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    Vikings’ struggles in 2021 shouldn’t fall on Kirk Cousins’ shoulders

    The Minnesota Vikings are on the verge of missing the playoffs, but Kirk Cousins is playing like an elite quarterback.

    The Minnesota Vikings are struggling once again this season. However, the numbers suggest that oft-maligned quarterback Kirk Cousins is not to blame for the team’s difficulties.

    Kirk Cousins has excellent box score statistics

    Although the Vikings are on the verge of missing the playoffs in back-to-back seasons for the first time with Mike Zimmer as their head coach, on an individual level, Cousins has been extremely productive.

    He ranks sixth in the NFL in passing yards with 3,353 and fifth in passing touchdowns with 25. On top of that, he has only thrown 3 interceptions. That is significantly fewer than most other quarterbacks who have similar statistics. If you were to judge Cousins purely on his box score, he looks like an elite quarterback.

    Cousins has outstanding advanced metrics

    Of course, only evaluating a quarterback by their raw statistics is overly simplistic. That’s why we will now turn to the Offensive Value Metric (OVM). The OVM is a grading system created by the (Bx) Movement to evaluate players based on how much they contributed to the creation of their statistics, rather than the statistics themselves.

    So far this season, Cousins has earned a grade of 25.99, which ranks eighth in the NFL this season. In short, not only has Cousins been one of the more productive quarterbacks in the league, but he’s also been exceptionally efficient when creating those statistics.

    Examining weekly grades

    For a more comprehensive look at how Cousins has played this season, let’s look at his performance on a weekly basis. You can see his grades from each week this season in the chart below, marked by the black dots. For comparison, the average grade for quarterbacks this season is represented by the yellow line.

    Vikings' struggles in 2021 shouldn't fall on Kirk Cousins' shoulders

    Cousins has largely been consistent in 2021, with most of his grades being in the mid-to-high twenties, above the league average. However, there were a few notable exceptions. He has had a couple of below-average games, including a 9.96-point performance in Week 8.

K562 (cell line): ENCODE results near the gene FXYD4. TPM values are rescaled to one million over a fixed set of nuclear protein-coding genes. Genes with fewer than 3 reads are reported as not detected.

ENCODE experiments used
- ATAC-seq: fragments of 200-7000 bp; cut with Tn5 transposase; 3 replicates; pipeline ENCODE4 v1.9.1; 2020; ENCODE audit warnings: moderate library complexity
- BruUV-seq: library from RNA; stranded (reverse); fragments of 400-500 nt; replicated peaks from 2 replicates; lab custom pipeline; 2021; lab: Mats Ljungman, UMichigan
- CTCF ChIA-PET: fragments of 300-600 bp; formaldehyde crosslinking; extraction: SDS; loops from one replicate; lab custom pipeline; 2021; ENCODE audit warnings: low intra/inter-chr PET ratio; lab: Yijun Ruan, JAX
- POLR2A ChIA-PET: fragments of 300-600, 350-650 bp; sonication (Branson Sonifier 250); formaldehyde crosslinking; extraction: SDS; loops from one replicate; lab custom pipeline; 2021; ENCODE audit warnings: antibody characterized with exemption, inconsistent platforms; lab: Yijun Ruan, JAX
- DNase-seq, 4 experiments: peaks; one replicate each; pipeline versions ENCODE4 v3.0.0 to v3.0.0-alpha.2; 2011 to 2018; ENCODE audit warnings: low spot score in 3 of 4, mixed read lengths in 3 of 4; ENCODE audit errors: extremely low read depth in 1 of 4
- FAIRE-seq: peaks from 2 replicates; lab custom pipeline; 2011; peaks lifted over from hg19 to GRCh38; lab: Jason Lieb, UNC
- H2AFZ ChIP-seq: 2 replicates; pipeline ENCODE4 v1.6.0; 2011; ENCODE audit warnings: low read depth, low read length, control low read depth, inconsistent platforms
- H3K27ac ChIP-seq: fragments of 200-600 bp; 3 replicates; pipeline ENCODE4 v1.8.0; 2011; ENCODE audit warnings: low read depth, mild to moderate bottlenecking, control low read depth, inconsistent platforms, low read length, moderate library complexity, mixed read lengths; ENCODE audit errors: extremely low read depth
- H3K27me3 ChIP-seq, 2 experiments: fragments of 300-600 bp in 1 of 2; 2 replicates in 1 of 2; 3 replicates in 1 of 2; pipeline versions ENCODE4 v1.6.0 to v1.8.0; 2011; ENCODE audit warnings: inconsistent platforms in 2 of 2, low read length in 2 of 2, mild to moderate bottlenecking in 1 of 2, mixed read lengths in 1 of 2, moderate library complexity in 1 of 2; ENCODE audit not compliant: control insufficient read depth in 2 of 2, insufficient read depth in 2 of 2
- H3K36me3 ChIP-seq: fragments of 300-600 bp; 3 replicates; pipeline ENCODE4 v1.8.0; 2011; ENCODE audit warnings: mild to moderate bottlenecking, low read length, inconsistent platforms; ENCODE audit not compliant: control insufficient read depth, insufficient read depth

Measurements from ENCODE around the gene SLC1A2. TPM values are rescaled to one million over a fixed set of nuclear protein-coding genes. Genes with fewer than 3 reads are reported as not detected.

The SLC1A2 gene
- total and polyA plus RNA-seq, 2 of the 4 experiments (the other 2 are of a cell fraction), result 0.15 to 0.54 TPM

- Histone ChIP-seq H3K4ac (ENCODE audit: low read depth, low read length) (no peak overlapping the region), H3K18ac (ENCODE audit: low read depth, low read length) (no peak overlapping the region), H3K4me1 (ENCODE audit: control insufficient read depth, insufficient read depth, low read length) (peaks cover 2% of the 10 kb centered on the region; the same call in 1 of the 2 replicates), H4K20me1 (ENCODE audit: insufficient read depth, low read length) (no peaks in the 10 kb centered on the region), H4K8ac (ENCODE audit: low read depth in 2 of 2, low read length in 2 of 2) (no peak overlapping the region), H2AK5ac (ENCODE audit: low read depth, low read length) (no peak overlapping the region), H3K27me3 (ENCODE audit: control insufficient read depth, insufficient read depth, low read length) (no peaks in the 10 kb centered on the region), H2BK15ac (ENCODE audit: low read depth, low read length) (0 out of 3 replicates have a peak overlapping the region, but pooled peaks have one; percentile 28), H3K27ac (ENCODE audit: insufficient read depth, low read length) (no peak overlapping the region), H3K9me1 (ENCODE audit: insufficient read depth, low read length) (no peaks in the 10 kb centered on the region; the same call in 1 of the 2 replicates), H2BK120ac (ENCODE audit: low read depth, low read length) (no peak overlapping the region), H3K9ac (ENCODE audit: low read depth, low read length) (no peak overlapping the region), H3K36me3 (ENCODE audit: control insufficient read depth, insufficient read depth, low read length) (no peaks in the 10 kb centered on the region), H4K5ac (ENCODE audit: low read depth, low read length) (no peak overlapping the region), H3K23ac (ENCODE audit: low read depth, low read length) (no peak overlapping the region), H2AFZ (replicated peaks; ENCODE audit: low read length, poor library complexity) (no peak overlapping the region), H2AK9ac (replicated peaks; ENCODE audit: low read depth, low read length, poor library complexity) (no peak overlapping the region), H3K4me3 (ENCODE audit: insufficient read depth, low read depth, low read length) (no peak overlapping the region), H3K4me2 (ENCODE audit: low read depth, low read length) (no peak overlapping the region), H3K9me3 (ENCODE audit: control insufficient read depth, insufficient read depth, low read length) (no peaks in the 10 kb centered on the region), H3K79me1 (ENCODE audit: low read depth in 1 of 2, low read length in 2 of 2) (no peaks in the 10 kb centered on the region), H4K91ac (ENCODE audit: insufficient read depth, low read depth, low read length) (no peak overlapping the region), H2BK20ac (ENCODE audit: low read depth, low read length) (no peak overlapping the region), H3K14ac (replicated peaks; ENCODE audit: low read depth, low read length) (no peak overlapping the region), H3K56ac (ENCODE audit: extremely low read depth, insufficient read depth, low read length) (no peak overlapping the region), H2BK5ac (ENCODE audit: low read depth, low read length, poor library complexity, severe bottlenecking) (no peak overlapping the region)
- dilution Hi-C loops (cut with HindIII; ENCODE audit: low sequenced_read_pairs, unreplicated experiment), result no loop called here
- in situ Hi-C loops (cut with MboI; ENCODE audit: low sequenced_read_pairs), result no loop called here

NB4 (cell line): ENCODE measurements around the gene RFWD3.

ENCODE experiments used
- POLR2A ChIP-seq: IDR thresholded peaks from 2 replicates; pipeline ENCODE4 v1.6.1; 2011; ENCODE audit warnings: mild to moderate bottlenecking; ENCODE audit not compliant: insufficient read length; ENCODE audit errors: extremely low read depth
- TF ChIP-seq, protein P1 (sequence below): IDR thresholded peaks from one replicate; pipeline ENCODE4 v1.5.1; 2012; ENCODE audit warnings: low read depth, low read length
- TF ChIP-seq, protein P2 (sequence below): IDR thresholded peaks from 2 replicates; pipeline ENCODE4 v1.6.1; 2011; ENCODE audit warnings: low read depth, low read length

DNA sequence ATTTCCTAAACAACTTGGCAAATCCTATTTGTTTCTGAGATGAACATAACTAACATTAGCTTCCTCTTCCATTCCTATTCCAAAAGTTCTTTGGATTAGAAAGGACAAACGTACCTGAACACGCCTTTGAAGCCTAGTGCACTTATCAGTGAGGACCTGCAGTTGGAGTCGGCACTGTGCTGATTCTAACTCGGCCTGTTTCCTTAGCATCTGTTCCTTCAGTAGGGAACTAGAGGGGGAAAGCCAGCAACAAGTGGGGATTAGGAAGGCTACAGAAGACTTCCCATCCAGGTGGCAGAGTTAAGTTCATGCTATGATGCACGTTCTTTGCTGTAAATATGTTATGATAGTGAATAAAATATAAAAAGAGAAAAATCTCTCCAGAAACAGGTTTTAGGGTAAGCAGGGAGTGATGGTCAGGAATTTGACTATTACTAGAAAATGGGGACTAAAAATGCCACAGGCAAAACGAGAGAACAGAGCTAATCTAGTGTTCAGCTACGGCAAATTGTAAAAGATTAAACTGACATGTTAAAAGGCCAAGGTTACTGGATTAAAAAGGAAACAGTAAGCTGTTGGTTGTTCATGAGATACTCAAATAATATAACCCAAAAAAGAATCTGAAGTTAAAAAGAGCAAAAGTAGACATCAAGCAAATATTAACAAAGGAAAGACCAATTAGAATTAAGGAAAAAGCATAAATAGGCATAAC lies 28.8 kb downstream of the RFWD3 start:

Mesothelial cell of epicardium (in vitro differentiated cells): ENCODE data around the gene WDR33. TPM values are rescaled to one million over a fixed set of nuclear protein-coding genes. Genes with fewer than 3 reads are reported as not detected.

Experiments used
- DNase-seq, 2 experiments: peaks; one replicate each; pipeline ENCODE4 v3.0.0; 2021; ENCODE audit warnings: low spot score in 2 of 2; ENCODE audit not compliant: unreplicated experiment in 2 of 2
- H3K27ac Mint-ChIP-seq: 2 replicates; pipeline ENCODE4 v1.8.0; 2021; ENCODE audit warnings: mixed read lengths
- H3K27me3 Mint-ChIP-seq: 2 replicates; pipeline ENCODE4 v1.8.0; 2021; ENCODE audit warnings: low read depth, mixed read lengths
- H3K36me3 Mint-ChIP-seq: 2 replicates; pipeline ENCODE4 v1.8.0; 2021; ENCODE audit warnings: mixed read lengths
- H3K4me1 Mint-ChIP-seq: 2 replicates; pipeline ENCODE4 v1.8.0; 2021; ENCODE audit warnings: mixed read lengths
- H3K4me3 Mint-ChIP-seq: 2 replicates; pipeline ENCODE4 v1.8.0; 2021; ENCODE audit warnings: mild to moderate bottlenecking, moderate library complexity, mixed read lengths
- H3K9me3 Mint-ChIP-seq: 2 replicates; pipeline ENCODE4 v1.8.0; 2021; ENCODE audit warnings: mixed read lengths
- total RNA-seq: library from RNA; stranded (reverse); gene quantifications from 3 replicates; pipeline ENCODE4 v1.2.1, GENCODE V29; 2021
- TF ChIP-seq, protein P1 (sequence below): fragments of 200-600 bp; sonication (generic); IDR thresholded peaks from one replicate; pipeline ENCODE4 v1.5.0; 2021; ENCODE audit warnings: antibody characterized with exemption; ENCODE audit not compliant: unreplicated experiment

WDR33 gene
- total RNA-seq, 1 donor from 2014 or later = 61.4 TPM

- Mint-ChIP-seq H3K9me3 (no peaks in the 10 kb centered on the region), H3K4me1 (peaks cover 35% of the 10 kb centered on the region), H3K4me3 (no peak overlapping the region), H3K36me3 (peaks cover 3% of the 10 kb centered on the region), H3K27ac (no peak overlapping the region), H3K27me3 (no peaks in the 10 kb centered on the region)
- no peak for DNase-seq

On the contrary, Cousins has also had a couple of great games, one of which came in last week’s embarrassing loss to the previously winless Detroit Lions. Cousins earned a grade of 37.1 in that game, making it perhaps the clearest example of the disconnect between his performances and the Vikings’ overall success.

    The advanced metrics behind the grades of the Vikings QB

    Explaining why Cousins has such a high OVM grade is relatively simple. Although his numbers are somewhat pedestrian statistics in several categories, he excels in one area in particular: his completion statistics.

    This season, Cousins is completing 68.4% of his passes, the fifth-highest percentage in the NFL among qualifying players. According to the NFL’s projections, that number is 3.3% higher than expected, tied for the fourth-best differential in the league.

    Cousins can be a top-tier quarterback, but it’s not enough

    Will Cousins ever be the NFL’s best quarterback? Probably not. But only one team gets to have that player. Cousins is perfectly capable of being a top-tier starting quarterback in the NFL, and he is playing like one this season. Explaining why the Vikings can’t win with him at the helm isn’t simple, but it’s clear that the quarterback isn’t the problem in Minnesota.

    The team still has a chance to turn their season around, starting against the Pittsburgh Steelers on Thursday night. But the way the season is trending, it seems more likely that the year will end in disappointment for Minnesota. And if it does, Cousins might find himself playing elsewhere in 2022, a casualty of failures that are not his own.

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